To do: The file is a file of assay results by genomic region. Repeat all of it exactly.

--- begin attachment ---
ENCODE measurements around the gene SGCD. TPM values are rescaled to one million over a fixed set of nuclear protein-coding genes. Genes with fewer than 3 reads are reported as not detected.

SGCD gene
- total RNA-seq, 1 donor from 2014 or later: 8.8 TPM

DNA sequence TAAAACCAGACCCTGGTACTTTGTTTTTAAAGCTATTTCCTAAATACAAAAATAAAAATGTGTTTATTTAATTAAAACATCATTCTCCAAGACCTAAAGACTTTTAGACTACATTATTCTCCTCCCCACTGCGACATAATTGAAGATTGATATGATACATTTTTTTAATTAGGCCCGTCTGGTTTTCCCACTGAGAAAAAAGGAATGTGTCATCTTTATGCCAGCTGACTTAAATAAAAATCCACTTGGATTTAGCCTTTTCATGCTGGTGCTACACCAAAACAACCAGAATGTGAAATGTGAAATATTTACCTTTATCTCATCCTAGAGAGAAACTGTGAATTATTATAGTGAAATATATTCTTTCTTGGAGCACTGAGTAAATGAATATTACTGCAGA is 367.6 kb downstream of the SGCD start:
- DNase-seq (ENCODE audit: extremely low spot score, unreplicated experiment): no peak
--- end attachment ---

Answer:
ENCODE measurements around the gene SGCD. TPM values are rescaled to one million over a fixed set of nuclear protein-coding genes. Genes with fewer than 3 reads are reported as not detected.

SGCD gene
- total RNA-seq, 1 donor from 2014 or later: 8.8 TPM

DNA sequence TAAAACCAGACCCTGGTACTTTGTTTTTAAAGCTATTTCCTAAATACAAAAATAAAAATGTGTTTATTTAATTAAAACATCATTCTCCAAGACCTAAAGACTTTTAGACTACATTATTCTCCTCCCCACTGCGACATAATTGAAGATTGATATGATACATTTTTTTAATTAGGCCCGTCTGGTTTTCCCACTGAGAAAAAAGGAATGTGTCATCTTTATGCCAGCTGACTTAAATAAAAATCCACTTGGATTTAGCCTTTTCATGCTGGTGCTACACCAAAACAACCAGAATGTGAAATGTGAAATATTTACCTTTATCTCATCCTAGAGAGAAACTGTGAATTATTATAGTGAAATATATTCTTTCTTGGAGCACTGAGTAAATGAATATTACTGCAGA is 367.6 kb downstream of the SGCD start:
- DNase-seq (ENCODE audit: extremely low spot score, unreplicated experiment): no peak